Already there is an excellent example of this, from fellow physicist Scott M. Tyson.

“I think that people in general believe that scientists don’t believe in God, and that’s just not true,” said Tyson, author of The Unobservable Universe: A Paradox-Free Framework for Understanding the Universe ( “History is filled with scientists who were also men of faith, from Copernicus, Galileo, and Newton to Einstein. Now, I do also believe that there are other scientists who would like to prove that God doesn’t exist. These scientists might want to rain on everyone else’s parades with respect to God really, really badly. The problem is that one of the limitations of science is that science simply cannot prove the non-existence of objects and phenomena over the full spectrum of possibilities. So, while scientists may be able to prove in a scientific framework that there is no life after death, they cannot, nor should they even attempt to, prove it in a theological framework, which is the territory of faith. To do so creates unnecessary divisiveness that can serve no beneficial purpose. And that’s the line Dr. Hawking crossed – he essentially discounted the idea in both frameworks, and nothing good could come of that.”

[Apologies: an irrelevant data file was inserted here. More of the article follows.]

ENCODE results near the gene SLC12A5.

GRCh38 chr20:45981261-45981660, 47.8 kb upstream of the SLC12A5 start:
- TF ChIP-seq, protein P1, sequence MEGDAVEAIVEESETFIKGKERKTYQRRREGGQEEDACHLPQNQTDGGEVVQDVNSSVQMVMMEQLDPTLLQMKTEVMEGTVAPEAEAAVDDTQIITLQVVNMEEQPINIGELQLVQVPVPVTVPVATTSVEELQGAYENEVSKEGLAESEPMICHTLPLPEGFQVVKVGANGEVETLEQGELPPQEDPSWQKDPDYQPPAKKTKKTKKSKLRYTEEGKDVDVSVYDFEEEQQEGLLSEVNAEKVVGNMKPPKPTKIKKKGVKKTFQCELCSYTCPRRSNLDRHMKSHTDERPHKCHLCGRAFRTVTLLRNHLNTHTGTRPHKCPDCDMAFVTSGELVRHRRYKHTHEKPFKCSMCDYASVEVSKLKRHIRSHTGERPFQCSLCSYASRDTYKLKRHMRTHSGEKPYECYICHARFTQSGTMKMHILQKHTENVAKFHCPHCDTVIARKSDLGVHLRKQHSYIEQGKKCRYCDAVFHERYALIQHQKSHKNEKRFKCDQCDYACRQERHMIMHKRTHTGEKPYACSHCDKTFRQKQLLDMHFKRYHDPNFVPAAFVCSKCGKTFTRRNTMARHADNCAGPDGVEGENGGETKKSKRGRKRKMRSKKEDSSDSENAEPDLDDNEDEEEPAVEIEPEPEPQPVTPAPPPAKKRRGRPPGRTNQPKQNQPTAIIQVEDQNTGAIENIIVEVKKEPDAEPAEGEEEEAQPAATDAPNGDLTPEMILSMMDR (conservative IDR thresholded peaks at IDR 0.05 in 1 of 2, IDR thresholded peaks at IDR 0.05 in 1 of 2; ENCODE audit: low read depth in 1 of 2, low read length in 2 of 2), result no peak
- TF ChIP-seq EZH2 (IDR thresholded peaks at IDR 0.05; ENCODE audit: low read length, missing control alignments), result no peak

I suspect that Tyson is using this as an opportunity for self-promotion (hence the gratuitous reference to his own book) – but I’m OK with that. I won’t begrudge someone a little bit of judicious self-promotion. What concerns me is the shoddy logic. Let’s break down the logical fallacies.

Hawking never claimed that scientists in general do not believe in God, or that all scientists do not believe in God, so counter examples are irrelevant. Also, the Einstein reference is dubious, and the best evidence we have indicates that Einstein did not believe in a literal deity. Hawking was just giving his view.

For the record, surveys vary but according to one survey about one-third of scientists (depending on discipline) do not believe in God, which is higher than the general population. Another survey of “top” scientists found that disbelief in a personal God or immortality was greater than 90%.

Tyson then implies that Hawking is trying to prove that God does not exist, which is simply not true. Nothing Hawking said can be interpreted as an attempt to prove the non-existence of God. Tyson then implies that some scientists are motivated to “rain on everyone else’s parade.” This is an ad hominem logical fallacy – motives are irrelevant. But also, he is just assuming negative motives without justification.